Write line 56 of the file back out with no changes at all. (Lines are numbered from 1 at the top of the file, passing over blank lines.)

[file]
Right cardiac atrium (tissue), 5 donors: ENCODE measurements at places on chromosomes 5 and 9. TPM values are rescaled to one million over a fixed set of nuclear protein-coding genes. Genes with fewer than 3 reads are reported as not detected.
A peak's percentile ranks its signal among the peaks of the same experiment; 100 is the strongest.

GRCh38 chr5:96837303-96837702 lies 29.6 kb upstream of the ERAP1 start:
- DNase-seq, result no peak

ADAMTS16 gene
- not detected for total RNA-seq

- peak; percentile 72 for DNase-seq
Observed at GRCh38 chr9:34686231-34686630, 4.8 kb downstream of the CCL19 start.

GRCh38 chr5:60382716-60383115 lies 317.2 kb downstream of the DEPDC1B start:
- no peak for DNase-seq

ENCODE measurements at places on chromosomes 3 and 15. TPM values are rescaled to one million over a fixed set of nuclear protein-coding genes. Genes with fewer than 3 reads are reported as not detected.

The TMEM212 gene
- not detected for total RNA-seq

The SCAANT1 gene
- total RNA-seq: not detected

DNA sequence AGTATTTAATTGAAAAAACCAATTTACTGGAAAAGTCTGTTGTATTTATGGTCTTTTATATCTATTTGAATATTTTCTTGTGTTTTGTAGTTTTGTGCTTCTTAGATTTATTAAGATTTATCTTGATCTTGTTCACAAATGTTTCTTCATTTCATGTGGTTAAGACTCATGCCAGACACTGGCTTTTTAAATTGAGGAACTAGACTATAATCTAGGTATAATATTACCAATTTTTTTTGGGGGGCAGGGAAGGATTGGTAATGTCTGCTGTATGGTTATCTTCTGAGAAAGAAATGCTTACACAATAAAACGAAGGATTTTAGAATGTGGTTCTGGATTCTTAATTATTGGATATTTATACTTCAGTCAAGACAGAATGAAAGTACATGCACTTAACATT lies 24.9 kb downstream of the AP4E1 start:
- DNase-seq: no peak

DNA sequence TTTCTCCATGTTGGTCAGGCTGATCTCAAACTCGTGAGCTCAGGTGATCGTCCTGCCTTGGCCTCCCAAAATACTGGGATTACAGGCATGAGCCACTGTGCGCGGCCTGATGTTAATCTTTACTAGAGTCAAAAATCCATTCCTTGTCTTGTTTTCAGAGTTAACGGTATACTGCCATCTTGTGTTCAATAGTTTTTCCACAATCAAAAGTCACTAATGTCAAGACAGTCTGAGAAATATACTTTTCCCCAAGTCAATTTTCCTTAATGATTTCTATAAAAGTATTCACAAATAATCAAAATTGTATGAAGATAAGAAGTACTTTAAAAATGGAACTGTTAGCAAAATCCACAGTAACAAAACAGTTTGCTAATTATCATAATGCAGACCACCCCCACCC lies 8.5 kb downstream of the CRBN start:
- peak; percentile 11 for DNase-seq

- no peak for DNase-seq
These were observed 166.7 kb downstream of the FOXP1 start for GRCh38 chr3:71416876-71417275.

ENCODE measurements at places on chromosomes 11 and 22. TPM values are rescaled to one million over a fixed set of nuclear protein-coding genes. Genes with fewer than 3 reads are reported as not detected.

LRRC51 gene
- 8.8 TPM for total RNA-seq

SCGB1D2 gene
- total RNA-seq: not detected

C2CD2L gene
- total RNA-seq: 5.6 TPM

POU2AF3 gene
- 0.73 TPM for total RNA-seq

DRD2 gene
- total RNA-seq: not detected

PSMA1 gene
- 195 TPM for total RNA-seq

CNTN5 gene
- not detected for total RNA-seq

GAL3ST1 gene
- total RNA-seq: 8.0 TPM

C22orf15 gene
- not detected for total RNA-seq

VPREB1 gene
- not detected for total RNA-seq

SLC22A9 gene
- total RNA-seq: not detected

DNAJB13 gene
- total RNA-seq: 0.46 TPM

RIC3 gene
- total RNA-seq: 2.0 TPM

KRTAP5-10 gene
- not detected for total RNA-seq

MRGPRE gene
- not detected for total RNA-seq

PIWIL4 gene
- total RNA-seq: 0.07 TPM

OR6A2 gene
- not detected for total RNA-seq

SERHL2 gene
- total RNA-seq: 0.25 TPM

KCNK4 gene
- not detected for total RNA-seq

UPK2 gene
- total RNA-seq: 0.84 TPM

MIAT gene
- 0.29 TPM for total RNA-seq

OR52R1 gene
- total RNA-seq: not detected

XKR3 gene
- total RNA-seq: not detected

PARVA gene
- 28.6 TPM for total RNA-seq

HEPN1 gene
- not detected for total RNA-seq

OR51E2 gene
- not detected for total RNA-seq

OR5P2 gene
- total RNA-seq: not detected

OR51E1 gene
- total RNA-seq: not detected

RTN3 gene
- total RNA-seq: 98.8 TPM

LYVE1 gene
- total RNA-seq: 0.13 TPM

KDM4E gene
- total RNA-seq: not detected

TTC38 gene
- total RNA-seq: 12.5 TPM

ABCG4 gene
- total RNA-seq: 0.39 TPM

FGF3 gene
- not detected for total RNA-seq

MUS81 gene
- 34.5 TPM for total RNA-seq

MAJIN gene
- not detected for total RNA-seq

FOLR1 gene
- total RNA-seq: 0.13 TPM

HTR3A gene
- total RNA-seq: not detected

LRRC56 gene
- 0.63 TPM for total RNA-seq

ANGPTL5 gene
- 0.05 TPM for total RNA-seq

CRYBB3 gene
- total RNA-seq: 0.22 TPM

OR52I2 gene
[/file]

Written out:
- not detected for total RNA-seq